Today I'll be discussing two common features you'll find underneath a parasol canopy. For lack of being able to find consistent terminology, I call these the "donut" and "joint wraps." More on terminology in a moment. I say they are "common" specifically because they are not universal, or at least there is no way for me to prove that they are universal. In the dozens and dozens of parasols I've seen either in person or online, however, I see them more often than not, and thus feel safe to conclude that they are common.
Ok! So first: the "donut" (I'm going to keep putting it in quotes to underscore that this is terminology I made up). This is a circle of fabric or leather that sits between the ribs and the canopy.
|Fabric donut (cotton) on an 1890-1910 parasol.|
|Donut that is made from some sort of canvas. The canopy|
was silk taffeta. The parasol is from 1870-1890.
|Remnants of a leather donut on an 1855-1870 parasol.|
|Vinyl donut on a modern parasol (note the plastic top notch).|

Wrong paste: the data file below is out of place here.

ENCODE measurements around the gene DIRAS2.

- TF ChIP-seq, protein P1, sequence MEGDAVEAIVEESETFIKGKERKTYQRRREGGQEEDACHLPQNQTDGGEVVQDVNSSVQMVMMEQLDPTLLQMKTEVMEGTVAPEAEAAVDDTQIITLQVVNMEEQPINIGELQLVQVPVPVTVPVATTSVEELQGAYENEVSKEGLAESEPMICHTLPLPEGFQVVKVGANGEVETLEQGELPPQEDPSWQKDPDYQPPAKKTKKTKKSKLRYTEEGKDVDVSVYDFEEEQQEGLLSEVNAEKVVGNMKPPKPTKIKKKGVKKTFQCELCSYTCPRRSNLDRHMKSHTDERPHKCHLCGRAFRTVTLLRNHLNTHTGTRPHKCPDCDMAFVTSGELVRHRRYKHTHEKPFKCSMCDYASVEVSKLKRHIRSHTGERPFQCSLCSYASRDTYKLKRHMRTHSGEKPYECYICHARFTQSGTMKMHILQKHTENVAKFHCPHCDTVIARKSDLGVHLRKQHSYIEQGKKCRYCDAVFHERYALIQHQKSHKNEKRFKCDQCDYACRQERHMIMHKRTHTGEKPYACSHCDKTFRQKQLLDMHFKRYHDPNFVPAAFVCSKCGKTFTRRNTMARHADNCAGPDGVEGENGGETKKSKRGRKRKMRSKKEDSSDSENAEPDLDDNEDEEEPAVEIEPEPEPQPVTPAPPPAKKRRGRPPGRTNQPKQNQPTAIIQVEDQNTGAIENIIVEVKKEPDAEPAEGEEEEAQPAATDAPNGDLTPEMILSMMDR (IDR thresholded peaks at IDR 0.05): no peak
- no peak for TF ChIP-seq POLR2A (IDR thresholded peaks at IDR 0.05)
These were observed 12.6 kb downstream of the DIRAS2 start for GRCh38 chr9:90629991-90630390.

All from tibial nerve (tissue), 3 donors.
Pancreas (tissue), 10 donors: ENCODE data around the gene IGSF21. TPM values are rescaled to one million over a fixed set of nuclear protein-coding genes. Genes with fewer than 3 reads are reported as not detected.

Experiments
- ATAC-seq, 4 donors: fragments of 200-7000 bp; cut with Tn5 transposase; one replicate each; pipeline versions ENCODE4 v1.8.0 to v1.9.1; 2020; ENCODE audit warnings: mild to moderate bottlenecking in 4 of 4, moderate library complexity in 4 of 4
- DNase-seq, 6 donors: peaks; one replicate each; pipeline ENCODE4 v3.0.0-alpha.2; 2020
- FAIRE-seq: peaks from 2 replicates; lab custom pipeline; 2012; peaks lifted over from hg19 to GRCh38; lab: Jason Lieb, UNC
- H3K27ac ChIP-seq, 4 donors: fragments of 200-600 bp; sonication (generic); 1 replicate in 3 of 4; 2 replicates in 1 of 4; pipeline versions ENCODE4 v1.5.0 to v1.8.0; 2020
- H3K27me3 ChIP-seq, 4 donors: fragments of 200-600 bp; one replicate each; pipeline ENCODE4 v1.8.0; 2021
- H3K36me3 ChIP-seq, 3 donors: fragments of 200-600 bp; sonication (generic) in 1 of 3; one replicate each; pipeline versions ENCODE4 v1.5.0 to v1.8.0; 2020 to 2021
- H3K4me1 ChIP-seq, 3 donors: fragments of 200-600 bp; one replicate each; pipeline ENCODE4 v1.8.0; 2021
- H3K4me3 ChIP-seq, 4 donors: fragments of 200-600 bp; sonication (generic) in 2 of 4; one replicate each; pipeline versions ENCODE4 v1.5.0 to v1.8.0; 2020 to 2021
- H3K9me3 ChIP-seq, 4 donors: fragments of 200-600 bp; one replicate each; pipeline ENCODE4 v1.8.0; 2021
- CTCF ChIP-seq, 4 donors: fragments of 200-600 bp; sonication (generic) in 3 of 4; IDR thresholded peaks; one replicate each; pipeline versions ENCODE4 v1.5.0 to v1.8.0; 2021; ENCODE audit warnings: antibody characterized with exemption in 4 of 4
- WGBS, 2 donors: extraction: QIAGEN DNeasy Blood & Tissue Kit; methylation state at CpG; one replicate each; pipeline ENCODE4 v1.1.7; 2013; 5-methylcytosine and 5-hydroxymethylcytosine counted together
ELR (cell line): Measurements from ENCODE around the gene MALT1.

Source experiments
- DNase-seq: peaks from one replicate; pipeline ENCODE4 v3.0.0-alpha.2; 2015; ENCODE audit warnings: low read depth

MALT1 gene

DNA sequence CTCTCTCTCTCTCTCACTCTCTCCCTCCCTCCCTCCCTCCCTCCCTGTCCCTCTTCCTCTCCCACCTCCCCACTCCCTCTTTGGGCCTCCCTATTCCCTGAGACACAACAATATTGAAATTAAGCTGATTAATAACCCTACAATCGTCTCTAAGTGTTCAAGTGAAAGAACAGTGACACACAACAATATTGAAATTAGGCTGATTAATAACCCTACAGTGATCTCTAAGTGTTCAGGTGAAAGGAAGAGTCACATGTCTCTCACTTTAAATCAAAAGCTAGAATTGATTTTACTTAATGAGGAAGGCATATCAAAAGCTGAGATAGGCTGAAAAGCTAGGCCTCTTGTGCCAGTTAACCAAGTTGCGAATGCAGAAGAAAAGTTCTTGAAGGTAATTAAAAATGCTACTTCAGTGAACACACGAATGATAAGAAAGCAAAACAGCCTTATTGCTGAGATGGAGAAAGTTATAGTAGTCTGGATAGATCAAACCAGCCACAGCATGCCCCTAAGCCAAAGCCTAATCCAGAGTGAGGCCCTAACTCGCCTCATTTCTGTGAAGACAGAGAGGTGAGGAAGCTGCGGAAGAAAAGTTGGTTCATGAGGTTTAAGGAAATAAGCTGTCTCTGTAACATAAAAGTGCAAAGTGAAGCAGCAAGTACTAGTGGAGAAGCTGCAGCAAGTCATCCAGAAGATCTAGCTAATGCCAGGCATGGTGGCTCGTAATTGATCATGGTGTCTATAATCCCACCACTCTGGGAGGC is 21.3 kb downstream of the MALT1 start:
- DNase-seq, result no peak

The Fox Umbrella Company ("Keeping you dry since 1968") calls this thing an "inside cap". I've also seen it called a rosette, but I like to think of rosettes as gathered, scrunchy rings of fabric, and the "donut" is invariably a flat, circle.
Here is the "donut" I put on the workshop frame:
|Reproduction donut made from silk taffeta.|
Next: "joint wraps." These are bits of fabric, also commonly the same as the canopy, that are wrapped around the point where the spanner ribs meet the canopy ribs.
|Remnants of silk joint wraps on an 1890-1910 frame (this one).|
|Canvas wrap from the 1870-1980 parasol picture above.|
|Cotton wrap on the 1890-1910 parasol pictured above.|
Here are the "joint wraps" on the workshop parasol:
|Fold silk taffeta joint wraps.|
And that's the end of today's lecture.
I've ambitiously labeled this post "Part 1" because I figure I'll be talking more about the innards of parasols in the future. I just find them so ridiculously interesting, but I'll try to focus my posts on restoration issues. Anyway, I'm done for tonight, but I'll leave you with a teaser of where the workshop parasol is going: